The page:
Human papilloma virus (HPV) is the most common sexually transmitted infection in the United States and can lead to serious complications such as cervical cancer. At Mount Auburn Hospital in Cambridge, a teaching hospital of Harvard Medical School, the newly approved HPV vaccine is being used to reduce the number of women who become infected with this virus.
According to Maureen Cook, M.D., OB/GYN at Mount Auburn Hospital, there are at least 100 different types of HPV, which are divided into two different categories: high and low risk. “The virus strains in the low-risk category cause genital warts or no visible symptoms,” she says. “Viruses in the high-risk category may cause cervical pre-cancer, which may lead to cervical cancer.”
HPV can affect both men and women and most frequently infects the cervix, vagina, vulva, rectum, urethra, penis and anus. Risk factors include having a large number of sexual partners, smoking, becoming sexually active at a young age and having a vulnerable immune system.
The virus is diagnosed through visual inspections and Pap tests. Although there is no cure for HPV, the virus may be suppressed without treatment. However, symptoms that appear and persist such as genital warts can be treated with topical creams, cryotherapy or laser treatment. Other symptoms that present as an abnormal Pap smear can be observed or treated with surgery as needed.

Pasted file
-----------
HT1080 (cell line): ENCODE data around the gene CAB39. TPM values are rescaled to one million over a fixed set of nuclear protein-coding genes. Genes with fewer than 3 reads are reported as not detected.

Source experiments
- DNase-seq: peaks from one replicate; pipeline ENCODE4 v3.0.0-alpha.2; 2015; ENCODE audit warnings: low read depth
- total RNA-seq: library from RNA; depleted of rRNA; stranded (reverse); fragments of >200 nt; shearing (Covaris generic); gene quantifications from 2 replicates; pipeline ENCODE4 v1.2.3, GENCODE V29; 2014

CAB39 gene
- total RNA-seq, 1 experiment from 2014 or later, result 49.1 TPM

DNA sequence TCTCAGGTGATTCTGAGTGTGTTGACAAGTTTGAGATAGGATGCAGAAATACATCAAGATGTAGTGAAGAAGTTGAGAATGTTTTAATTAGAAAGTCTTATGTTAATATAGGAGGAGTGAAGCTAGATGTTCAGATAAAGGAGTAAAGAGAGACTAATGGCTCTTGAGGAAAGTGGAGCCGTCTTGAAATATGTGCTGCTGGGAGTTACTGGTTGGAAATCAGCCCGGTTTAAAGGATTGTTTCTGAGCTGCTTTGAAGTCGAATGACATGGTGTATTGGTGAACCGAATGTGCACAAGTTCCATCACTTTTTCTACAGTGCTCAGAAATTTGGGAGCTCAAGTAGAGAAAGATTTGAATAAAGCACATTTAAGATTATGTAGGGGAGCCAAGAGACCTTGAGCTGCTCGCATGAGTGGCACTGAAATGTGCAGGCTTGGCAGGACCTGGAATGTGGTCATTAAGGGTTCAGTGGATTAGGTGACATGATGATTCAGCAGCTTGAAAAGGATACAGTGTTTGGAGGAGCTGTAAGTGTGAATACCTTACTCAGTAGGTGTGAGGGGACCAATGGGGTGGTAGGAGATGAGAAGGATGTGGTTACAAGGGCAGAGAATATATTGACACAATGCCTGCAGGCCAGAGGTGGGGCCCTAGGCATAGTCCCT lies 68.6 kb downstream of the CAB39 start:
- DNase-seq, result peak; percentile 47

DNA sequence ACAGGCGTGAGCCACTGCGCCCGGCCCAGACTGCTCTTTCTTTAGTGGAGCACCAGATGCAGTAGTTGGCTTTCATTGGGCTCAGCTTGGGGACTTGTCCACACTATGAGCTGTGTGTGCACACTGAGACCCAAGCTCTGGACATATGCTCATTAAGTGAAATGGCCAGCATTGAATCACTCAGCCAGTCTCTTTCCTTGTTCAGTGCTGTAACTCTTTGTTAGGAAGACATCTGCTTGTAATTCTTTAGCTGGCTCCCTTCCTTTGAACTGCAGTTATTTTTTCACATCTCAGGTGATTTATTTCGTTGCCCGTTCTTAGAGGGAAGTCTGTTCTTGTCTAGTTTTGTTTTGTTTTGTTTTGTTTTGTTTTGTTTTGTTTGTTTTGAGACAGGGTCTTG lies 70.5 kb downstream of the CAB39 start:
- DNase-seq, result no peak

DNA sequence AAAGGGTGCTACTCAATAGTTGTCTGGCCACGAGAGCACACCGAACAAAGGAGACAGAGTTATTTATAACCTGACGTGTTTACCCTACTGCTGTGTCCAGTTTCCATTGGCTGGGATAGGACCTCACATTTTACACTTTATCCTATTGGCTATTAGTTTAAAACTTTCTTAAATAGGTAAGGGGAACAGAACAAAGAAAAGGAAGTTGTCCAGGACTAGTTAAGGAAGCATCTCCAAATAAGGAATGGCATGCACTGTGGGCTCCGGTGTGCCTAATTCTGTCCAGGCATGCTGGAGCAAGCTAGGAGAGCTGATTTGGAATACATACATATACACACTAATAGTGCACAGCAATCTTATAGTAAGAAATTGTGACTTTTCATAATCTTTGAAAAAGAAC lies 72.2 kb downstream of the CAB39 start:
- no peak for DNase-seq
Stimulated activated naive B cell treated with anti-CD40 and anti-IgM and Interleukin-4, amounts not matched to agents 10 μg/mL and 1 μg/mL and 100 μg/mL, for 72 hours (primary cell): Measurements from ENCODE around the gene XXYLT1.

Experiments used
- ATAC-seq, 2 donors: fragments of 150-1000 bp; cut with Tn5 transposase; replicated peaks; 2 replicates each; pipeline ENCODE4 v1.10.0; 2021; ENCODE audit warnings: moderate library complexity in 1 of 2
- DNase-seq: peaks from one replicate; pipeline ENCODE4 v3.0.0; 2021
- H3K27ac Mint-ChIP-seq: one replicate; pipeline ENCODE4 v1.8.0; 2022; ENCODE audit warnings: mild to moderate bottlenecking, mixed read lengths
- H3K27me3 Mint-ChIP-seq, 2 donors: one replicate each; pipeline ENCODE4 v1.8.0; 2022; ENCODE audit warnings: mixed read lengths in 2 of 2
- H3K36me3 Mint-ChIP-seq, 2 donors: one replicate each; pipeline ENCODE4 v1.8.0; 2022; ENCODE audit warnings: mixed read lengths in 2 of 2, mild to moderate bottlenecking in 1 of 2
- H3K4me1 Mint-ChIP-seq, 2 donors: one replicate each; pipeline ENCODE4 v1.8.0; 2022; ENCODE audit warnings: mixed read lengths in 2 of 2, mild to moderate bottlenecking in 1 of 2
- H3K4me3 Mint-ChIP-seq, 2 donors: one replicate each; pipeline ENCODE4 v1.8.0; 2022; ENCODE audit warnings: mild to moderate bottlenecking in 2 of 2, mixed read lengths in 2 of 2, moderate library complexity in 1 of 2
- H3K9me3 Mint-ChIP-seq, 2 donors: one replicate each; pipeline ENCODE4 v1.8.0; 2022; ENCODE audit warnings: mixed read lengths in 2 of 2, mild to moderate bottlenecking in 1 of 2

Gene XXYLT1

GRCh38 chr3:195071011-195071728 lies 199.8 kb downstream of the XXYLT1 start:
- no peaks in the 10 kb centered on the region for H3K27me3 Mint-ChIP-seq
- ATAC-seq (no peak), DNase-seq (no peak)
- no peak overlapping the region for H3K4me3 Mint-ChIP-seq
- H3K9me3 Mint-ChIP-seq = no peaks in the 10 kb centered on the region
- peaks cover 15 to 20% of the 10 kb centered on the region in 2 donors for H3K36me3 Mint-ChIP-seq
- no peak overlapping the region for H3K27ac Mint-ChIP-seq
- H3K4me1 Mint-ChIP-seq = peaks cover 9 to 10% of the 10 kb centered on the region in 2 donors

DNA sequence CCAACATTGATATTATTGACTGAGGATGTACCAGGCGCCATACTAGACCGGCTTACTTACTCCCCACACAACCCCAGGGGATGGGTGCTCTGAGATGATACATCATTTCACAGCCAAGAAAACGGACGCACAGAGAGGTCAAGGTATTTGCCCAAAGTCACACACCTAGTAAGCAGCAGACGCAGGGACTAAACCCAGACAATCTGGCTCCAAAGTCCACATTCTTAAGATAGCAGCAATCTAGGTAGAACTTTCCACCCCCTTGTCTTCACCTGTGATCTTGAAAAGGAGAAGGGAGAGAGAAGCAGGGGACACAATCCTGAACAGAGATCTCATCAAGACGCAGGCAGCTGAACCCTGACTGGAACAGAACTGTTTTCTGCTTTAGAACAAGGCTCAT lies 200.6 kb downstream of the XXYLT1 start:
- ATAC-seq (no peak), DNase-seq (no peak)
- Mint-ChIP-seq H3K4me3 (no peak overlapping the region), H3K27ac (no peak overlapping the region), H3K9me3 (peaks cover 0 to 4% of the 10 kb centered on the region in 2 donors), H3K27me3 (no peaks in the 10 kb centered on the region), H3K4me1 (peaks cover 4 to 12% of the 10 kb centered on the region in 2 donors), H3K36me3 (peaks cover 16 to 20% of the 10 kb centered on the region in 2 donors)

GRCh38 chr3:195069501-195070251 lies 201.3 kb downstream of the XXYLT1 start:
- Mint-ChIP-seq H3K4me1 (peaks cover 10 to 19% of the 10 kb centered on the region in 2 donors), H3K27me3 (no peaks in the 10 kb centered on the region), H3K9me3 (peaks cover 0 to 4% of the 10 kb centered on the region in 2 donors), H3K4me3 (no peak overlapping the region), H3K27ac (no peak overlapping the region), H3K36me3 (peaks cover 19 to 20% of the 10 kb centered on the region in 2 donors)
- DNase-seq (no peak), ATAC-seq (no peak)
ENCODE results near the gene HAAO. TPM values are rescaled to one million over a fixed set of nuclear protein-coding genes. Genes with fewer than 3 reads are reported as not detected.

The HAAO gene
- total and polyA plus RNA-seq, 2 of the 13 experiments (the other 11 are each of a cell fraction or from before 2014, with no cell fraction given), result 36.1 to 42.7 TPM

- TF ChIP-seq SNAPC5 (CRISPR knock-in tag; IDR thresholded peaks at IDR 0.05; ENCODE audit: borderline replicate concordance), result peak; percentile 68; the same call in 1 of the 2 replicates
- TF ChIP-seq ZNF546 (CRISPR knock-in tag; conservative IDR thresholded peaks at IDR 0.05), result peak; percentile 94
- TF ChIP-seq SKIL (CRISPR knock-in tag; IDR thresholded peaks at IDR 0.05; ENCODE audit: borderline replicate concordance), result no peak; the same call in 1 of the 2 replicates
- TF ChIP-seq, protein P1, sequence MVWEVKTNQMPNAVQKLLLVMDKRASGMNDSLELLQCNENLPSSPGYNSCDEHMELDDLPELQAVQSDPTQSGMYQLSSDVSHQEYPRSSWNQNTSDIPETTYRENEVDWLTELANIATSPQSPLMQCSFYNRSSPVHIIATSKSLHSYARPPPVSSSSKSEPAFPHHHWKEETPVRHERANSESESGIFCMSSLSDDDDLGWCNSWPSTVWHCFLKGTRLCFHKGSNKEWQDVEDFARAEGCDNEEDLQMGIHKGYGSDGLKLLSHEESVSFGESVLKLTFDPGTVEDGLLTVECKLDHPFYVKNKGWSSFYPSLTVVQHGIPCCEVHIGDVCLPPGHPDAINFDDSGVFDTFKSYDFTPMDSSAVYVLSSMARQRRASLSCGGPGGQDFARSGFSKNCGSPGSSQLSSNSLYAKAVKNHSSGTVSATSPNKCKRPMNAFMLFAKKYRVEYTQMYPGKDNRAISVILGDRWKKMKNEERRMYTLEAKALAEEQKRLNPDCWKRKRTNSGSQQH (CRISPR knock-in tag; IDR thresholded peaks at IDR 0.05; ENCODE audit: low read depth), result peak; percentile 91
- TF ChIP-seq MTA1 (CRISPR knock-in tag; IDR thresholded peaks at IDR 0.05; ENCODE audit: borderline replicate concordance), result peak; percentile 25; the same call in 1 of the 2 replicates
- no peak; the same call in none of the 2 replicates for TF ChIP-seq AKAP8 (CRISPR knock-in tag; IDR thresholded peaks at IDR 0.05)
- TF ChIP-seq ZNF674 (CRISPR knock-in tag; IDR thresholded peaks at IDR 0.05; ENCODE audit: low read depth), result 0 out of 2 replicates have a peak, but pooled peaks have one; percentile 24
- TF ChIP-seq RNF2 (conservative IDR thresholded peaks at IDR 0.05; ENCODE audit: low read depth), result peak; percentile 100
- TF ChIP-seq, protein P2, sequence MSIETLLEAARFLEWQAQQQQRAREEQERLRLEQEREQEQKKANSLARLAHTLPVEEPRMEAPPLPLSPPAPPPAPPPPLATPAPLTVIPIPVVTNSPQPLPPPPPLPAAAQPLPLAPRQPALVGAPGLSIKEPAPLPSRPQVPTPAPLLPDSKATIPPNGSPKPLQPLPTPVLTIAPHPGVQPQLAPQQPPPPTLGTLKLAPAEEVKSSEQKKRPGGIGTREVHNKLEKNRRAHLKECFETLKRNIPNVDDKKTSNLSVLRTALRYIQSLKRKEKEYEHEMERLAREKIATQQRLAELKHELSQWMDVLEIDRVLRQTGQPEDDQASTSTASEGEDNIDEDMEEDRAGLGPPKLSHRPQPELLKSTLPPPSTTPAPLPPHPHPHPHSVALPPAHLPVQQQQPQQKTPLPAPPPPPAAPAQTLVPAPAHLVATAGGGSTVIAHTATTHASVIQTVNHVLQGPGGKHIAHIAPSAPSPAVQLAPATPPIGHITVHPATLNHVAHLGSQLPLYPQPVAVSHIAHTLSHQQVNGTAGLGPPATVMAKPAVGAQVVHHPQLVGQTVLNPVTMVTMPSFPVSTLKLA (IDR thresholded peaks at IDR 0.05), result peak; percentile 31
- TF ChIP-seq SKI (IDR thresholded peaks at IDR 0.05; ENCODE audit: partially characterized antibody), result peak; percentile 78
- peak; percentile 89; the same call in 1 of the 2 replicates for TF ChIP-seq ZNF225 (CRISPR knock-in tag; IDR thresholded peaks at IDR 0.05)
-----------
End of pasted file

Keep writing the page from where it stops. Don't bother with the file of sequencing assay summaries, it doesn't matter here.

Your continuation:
Cervical cancer is a common cancer among women and most cases are caused by the HPV virus. Risks for cervical cancer are the same as those for HPV. Symptoms include a watery, bloody vaginal discharge and vaginal bleeding between periods, after menopause or after intercourse. However, sometimes cervical cancer can be present with no symptoms at all.
Dr. Cook says the new HPV vaccine is a huge medical breakthrough because it is the first vaccine to provide protection against a cancer-producing virus. “There are other virus-killing vaccines available in the United States, but no others protect against cancer,” she says. “It’s a step toward winning the war on cancer.”
At Mount Auburn Hospital, physicians are administering the new HPV vaccine to reduce risk for a select group of girls and women. “The new vaccine protects against the two most common low-risk and the two most common high-risk types of HPV,” Dr. Cook says.
The vaccine was approved for girls and women ages 9 through 26 and is administered in a series of three shots over a six-month period. According to Dr. Cook the vaccine is highly beneficial for girls and women who are not yet sexually active because they are unlikely to be infected with any strains of HPV. However, the vaccine is recommended for all females regardless of sexual history. In the future, it is possible the vaccine could be made available to other groups, including women outside the current age range and boys and men.
Even if a woman gets the HPV vaccine, she will still need to be tested for cervical cancer throughout her life. “It’s important for women to not only get the vaccine, but also get regular pelvic exams and Pap smears,” Dr. Cook advises.
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